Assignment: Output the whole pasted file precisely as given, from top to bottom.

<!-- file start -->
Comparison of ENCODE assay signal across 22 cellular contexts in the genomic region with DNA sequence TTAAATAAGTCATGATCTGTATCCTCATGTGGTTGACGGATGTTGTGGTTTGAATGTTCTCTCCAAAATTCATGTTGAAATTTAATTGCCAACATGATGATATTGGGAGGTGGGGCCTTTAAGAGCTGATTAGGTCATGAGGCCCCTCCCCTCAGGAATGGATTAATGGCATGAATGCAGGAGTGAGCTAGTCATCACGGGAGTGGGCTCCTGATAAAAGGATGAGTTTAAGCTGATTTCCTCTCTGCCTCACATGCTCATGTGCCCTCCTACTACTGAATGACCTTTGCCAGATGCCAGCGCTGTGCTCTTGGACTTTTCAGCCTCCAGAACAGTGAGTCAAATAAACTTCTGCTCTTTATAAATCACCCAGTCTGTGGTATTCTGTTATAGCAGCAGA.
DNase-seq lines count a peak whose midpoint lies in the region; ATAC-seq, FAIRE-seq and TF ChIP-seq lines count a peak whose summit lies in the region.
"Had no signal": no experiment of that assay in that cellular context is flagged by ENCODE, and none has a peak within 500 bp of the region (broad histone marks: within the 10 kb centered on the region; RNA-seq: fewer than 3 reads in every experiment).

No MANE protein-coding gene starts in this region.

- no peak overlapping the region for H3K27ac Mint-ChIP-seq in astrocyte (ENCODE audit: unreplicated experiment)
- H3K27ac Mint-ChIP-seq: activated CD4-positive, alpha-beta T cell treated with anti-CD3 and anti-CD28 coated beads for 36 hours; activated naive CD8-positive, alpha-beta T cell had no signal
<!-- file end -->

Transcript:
Comparison of ENCODE assay signal across 22 cellular contexts in the genomic region with DNA sequence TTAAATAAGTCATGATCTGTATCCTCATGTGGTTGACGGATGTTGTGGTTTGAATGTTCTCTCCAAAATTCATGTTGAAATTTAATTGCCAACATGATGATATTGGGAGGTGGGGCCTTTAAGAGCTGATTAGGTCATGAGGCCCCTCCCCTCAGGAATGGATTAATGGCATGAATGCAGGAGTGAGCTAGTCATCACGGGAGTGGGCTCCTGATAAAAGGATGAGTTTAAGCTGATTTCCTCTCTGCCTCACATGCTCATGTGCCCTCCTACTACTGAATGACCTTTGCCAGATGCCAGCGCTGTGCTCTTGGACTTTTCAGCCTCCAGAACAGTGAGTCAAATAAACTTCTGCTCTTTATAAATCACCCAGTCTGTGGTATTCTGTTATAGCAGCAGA.
DNase-seq lines count a peak whose midpoint lies in the region; ATAC-seq, FAIRE-seq and TF ChIP-seq lines count a peak whose summit lies in the region.
"Had no signal": no experiment of that assay in that cellular context is flagged by ENCODE, and none has a peak within 500 bp of the region (broad histone marks: within the 10 kb centered on the region; RNA-seq: fewer than 3 reads in every experiment).

No MANE protein-coding gene starts in this region.

- no peak overlapping the region for H3K27ac Mint-ChIP-seq in astrocyte (ENCODE audit: unreplicated experiment)
- H3K27ac Mint-ChIP-seq: activated CD4-positive, alpha-beta T cell treated with anti-CD3 and anti-CD28 coated beads for 36 hours; activated naive CD8-positive, alpha-beta T cell had no signal